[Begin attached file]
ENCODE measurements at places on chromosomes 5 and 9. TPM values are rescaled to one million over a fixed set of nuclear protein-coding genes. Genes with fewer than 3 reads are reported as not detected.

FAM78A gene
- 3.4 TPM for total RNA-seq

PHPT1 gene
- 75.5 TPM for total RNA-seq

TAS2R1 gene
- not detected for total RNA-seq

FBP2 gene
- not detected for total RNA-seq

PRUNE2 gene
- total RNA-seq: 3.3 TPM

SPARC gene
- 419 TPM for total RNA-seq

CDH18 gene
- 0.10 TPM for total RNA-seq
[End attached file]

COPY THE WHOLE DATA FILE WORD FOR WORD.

ENCODE measurements at places on chromosomes 5 and 9. TPM values are rescaled to one million over a fixed set of nuclear protein-coding genes. Genes with fewer than 3 reads are reported as not detected.

FAM78A gene
- 3.4 TPM for total RNA-seq

PHPT1 gene
- 75.5 TPM for total RNA-seq

TAS2R1 gene
- not detected for total RNA-seq

FBP2 gene
- not detected for total RNA-seq

PRUNE2 gene
- total RNA-seq: 3.3 TPM

SPARC gene
- 419 TPM for total RNA-seq

CDH18 gene
- 0.10 TPM for total RNA-seq